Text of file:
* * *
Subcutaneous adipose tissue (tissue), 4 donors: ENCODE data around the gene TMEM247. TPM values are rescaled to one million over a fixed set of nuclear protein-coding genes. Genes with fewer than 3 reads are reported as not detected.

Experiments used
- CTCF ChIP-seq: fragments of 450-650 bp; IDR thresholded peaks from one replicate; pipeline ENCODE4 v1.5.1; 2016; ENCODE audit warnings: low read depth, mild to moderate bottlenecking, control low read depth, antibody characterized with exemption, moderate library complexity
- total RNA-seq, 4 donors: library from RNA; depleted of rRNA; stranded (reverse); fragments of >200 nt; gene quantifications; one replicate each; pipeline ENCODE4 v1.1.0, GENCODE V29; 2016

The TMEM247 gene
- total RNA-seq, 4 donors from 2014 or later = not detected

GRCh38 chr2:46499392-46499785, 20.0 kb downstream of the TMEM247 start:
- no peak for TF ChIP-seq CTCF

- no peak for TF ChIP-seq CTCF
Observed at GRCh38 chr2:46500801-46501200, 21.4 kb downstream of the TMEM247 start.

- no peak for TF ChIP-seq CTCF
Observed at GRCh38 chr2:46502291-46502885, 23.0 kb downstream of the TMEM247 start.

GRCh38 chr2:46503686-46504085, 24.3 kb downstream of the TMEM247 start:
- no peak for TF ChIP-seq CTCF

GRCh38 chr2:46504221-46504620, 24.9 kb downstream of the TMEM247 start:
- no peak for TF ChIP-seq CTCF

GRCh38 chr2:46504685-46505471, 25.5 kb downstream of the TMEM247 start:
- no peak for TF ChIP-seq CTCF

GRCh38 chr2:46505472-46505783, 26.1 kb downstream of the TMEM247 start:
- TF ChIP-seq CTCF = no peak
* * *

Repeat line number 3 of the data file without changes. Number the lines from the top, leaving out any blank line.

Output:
- CTCF ChIP-seq: fragments of 450-650 bp; IDR thresholded peaks from one replicate; pipeline ENCODE4 v1.5.1; 2016; ENCODE audit warnings: low read depth, mild to moderate bottlenecking, control low read depth, antibody characterized with exemption, moderate library complexity